Smoky River Regional
The 2016 Statistics Canada Census results are out and the winners are …. The big cities. This shouldn’t amaze anyone as this is a continuation of a long-standing trend. In 1851, the first year they started recording populations here, 87 percent of Canada’s population was rural. That is also not so surprise as in 1851, Canada was pretty much rural.
Rural Canada remained the majority until 1931, when there were 46 percent rural compared to 54 percent urban. In 2011 just 19 per cent of Canada’s population is rural (basically meaning not living in a city). Naturally, that does not mean less people are living in rural Alberta. In fact, that number has tripled since 1851, however, the urban population has gone up 85 times.
Overall, Canada’s population now exceeds 35 million people, with two-thirds of those living within 100 km of the Canada/US border. And about two thirds of our population growth can be attributed to immigration. Most immigrants to Canada choose to settle in the larger Canadian urbans, Toronto, Montreal and Vancouver and very few choose to permanently relocate to rural Alberta.
A quick scan of the data for Alberta municipalities shows that every city in Alberta has grown from just one percent in Wetaskiwin to 17.8 per cent in Okotoks. The City of Grande Prairie grew by 13.5 per cent and sits just over 66,000 people.
In the Smoky region, we have felt the impacts of the natural rural decline and added to that the slowdown in the economy.
Our overall region fell from 4,782 people to 4,332, a loss of 450 people. Giriouxville saw the largest decline from 266 people to 219. Donnelly, our only community to grow went from 305 people to 342. Falher saw a decline from 1,075 to 1047, however still above the 2006 level of 941 people. McLennan went from 809 people down to 701 and the M.D. saw a decline from 2,126 to 2,023.
Are these numbers reason for panic? Yes and no. First, it is not great news. We never want to see our populations decline. It lowers overall municipal tax revenues, it often leads to a reduction in local services and it often means a decline in rural retail shops.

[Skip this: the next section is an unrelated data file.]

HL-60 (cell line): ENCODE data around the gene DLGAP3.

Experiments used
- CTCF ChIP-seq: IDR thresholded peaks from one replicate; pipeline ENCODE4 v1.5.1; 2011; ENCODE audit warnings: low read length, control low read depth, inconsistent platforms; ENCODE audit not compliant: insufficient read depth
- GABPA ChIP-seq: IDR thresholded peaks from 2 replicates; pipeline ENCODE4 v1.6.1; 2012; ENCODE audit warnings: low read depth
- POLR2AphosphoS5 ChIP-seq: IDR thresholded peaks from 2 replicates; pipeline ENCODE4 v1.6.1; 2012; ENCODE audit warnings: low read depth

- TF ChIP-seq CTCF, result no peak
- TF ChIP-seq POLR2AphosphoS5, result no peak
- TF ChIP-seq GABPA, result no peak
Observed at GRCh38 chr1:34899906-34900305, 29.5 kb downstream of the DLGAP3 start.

But this is a trend we are seeing across rural Alberta and Canada. The rural communities that are still growing tend to be located next or near a large urban. People relocate there because housing is usually less expensive and many prefer a small community life style.
Alberta grew by 11.6 per cent, the majority of that being in the large urban centers. Edmonton and Calgary combined grew by 338,000 people, the equivalent of all northern Alberta’s population. So clearly there is a rural problem. It is a problem that our smaller communities can only do so much to solve.
Without provincial initiatives to support rural Alberta this trend will continue and it will not just be our rural communities that suffer, but the province and country. Alberta and Canada’s commodities are in rural Alberta and they require people to extract, harvest and forest them.
Agriculture has always been a major economic driver for the province and this will not change as long as our population grows and people eat. Yet the present government cut back funding for the Agricultural ministry.
The present government has come up with some great programs like the CARES grant, however the total value of the CARES grant is just 30 million.
The grant will help communities look at economic solutions for their regions, but it is not enough. Our smaller communities have trouble attracting professionals such as doctors, nurse’s teachers and lawyers. We need those professionals in our communities to attract other people into our communities.
The provincial government needs to look at incentives to encourage new immigrants and existing citizens to relocate to rural Alberta. While this government is to be commended for looking at new opportunities, including sustainable and green energy we cannot lose site of the fact that Alberta is a commodity based economy.
The government also needs to look at programs that will assist small and medium enterprises in rural Alberta. When they do that, they need to start talking to rural Albertans to help develop those programs, not depend on employees living in our larger centers who, though they may have the schooling, do not know what it is like to do business in rural Alberta.
In the meantime, Smoky River Regional economic development and your municipally elected officials will continue to do what we can and hope it will be enough.